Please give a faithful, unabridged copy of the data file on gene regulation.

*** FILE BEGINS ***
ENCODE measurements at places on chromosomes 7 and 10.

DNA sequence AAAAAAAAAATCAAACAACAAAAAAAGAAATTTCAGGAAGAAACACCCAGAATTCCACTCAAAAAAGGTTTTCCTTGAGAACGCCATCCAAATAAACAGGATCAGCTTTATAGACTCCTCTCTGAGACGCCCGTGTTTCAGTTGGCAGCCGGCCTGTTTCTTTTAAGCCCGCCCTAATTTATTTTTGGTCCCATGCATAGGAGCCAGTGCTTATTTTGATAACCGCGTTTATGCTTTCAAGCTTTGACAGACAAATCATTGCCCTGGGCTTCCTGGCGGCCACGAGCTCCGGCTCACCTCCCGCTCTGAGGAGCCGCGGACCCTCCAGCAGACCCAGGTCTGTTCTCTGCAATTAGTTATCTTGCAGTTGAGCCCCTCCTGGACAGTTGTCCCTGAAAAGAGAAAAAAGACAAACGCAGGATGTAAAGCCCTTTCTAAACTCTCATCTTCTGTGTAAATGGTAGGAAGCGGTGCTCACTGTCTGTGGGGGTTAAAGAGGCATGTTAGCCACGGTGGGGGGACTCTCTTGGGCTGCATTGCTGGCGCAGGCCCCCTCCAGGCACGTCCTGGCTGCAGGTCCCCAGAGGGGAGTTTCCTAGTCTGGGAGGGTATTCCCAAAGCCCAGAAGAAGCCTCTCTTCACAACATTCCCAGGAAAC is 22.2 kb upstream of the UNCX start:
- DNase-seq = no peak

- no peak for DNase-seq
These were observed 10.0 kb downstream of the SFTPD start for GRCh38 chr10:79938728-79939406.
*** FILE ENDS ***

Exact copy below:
ENCODE measurements at places on chromosomes 7 and 10.

DNA sequence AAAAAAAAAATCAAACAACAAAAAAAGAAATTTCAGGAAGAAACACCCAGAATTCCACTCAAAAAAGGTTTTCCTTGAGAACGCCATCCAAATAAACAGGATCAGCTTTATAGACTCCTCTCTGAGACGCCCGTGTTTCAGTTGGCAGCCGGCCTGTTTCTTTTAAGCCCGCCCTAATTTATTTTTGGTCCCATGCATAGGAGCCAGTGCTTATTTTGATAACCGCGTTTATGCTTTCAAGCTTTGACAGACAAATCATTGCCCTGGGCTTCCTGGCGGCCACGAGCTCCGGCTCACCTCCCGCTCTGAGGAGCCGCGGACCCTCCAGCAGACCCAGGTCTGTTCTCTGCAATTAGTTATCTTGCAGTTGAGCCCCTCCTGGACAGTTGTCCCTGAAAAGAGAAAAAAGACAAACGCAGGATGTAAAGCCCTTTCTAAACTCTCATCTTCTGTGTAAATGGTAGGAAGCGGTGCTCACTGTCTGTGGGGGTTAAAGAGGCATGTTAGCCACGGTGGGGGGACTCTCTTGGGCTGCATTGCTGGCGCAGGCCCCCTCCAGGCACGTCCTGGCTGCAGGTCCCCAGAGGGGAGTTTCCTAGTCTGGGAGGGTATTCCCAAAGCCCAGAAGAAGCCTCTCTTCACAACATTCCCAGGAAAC is 22.2 kb upstream of the UNCX start:
- DNase-seq = no peak

- no peak for DNase-seq
These were observed 10.0 kb downstream of the SFTPD start for GRCh38 chr10:79938728-79939406.